With the band for five years, on the bass is Julia Clemens, who is a classically trained cello player. Clemens' husband builds violins, and she repairs stringed instruments. She joined the Lab Jazz Band at the suggestion of Boedges.
"I was only playing cello classically, and Bob asked if I wanted to play the bass again," said Clemens. "It is so exciting to play in a group like this," she said.
One of the four trombone players is Doug Bert, who runs the Brass Exchange out of his house in Glendale. Bert rehabs trombones to sell. He also teaches trombone lessons to youth at his studio, located in his former garage.
"The reason for playing in a jazz big band like this is the desire to be in an ensemble with other musicians playing some perfect arrangements," he said.
Perhaps the one thing that has pushed the band to a higher level is the addition of Valerie Tichacek as the group's primary vocalist. In the past, the band had singers who looked more like big band singers than sounded like them. That is all gone with the arrival of Tichacek.
Tichacek's father was a jazz organist and her mother was a pianist, sax player and organist. Valerie was playing the piano at age 5, later added the alto sax, and majored in flute and vocal Studies at the Kansas City Conservatory of Music. She has been attracted to the big band sound all of her life.
The singer takes charge when on the stage in several ways. She has a styling that can put you in the mind of Peggy Lee. She can go from a Latin beat to a straight ahead big band number and back to a ballad from the American Songbook. She owns the audience with both her voice and her facial expressions that include an arched eyebrow, a smirk, a smile and a wink. The sound is always perfect for her, because she writes the arrangements for her vocals.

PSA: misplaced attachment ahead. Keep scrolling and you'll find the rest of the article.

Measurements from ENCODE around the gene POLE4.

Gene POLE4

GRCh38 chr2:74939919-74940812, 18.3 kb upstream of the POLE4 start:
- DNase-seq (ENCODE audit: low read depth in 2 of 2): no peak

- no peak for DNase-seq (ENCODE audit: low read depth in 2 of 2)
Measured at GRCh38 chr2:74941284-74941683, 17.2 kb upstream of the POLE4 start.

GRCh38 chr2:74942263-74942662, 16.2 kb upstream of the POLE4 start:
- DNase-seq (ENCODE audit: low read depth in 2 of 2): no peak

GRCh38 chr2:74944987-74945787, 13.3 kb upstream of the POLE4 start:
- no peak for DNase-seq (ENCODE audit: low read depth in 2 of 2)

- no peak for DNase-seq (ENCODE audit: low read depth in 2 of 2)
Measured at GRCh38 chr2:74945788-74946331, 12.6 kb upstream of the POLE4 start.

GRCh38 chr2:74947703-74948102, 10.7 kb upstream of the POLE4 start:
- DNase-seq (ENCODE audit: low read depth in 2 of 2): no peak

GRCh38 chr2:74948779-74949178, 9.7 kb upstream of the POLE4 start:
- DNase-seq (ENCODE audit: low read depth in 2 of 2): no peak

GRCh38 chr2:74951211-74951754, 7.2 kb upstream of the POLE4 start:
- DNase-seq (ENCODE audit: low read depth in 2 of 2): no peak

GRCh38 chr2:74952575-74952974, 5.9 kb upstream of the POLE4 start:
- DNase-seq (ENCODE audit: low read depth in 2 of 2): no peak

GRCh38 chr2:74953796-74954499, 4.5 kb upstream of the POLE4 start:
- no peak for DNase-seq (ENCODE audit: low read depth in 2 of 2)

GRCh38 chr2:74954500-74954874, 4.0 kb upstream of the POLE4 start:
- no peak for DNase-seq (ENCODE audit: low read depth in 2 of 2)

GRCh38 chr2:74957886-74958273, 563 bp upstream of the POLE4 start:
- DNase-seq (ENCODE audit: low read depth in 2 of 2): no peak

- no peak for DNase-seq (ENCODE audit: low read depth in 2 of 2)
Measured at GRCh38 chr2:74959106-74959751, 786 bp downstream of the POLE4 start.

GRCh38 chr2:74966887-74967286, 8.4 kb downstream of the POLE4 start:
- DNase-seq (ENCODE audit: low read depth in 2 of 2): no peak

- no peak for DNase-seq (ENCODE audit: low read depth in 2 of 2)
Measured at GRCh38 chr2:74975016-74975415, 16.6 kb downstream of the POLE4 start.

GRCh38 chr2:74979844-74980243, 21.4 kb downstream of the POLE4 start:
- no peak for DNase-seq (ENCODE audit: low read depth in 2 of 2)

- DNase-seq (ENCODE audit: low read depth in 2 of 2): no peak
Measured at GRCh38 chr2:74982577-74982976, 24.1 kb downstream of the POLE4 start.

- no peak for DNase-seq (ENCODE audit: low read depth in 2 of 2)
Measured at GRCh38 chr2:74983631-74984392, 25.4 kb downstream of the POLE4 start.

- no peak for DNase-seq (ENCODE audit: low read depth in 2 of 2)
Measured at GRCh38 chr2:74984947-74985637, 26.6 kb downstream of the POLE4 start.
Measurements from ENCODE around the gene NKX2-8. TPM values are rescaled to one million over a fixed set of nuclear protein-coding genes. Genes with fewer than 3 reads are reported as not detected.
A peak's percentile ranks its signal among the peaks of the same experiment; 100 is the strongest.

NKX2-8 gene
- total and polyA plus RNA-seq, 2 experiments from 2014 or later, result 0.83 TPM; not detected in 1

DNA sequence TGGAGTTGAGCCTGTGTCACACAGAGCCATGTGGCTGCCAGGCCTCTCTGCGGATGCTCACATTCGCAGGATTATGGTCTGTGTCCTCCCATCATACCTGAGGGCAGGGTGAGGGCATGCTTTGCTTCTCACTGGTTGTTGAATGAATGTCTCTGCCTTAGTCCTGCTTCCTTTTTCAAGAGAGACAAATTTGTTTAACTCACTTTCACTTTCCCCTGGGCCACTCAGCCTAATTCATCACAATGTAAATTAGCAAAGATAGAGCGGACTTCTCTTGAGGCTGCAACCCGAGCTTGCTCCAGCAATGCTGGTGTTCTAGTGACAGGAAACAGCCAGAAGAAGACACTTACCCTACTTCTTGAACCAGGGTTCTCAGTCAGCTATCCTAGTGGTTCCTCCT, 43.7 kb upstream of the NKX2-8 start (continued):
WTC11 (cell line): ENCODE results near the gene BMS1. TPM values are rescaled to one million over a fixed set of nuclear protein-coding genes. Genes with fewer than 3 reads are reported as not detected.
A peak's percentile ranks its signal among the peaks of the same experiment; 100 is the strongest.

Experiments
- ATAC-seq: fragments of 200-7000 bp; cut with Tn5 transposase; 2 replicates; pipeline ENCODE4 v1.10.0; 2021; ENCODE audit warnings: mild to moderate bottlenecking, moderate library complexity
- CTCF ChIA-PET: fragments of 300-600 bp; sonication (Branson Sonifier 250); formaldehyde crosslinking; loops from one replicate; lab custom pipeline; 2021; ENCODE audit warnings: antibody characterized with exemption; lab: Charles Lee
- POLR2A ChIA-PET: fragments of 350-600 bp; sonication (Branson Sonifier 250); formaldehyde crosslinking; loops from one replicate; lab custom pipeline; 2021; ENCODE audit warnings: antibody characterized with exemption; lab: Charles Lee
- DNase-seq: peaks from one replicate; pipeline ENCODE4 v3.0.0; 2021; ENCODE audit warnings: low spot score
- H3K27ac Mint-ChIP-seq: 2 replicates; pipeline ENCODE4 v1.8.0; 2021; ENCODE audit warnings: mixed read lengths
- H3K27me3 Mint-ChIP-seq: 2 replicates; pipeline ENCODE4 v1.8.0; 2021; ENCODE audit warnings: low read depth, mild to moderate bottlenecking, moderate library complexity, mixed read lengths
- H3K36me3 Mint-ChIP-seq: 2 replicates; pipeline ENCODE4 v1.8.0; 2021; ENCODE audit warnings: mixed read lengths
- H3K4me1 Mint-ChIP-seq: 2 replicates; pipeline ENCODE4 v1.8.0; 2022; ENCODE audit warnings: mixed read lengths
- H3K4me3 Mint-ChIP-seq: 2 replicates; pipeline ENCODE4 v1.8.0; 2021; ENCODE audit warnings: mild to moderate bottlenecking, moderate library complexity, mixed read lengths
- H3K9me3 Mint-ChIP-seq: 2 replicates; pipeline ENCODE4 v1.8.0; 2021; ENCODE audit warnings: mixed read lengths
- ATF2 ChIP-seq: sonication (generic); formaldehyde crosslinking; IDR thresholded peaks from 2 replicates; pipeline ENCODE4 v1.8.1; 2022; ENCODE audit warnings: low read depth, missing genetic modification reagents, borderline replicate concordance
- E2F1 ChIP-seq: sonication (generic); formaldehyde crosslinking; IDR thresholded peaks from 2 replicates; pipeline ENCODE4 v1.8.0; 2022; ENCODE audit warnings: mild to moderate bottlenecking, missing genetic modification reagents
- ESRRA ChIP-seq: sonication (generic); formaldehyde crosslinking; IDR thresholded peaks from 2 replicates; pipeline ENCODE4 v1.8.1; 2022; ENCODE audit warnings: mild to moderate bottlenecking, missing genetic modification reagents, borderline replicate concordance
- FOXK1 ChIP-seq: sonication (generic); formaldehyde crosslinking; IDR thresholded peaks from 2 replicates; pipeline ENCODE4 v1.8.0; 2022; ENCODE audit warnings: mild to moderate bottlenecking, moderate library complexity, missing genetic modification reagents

"Since I was 4 years old I wanted to sing with the Harry James Band," she said during an intermission at a recent Lab Jazz Band performance. "I love big bands. It is what I really want to do the most," said Tichacek. She sang previously with the Knights of Swing and now performs with a group called Wack-a-Doo.
"This is the best band I have ever been in front of," Boedges said. "I don't say directed because there is not a lot of that needed. The band continues to grow in depth of talent."
"It is a great collaboration," said Edie Avioli of the nonprofit Black Cat Theatre. "We provide the location and they provide the music. It is a great opportunity to hear some great jazz," she said.
The Black Cat was originally a Bettendorf-Rapp grocery store. It has a lot of open space, so the sound doesn't bounce back and forth. Chairs around tables fill seating area giving it a large nightclub look.
The next performance of the lab Jazz Band is at 8 p.m. on Tuesday night. The cover charge of $10 pays for operation costs of the theater. The musicians play for free because of their love of big band jazz music.
|WHAT||Meramec Lab Jazz Band performance
|WHEN||8-10 p.m. on Tuesday
|WHERE||Black Cat Theatre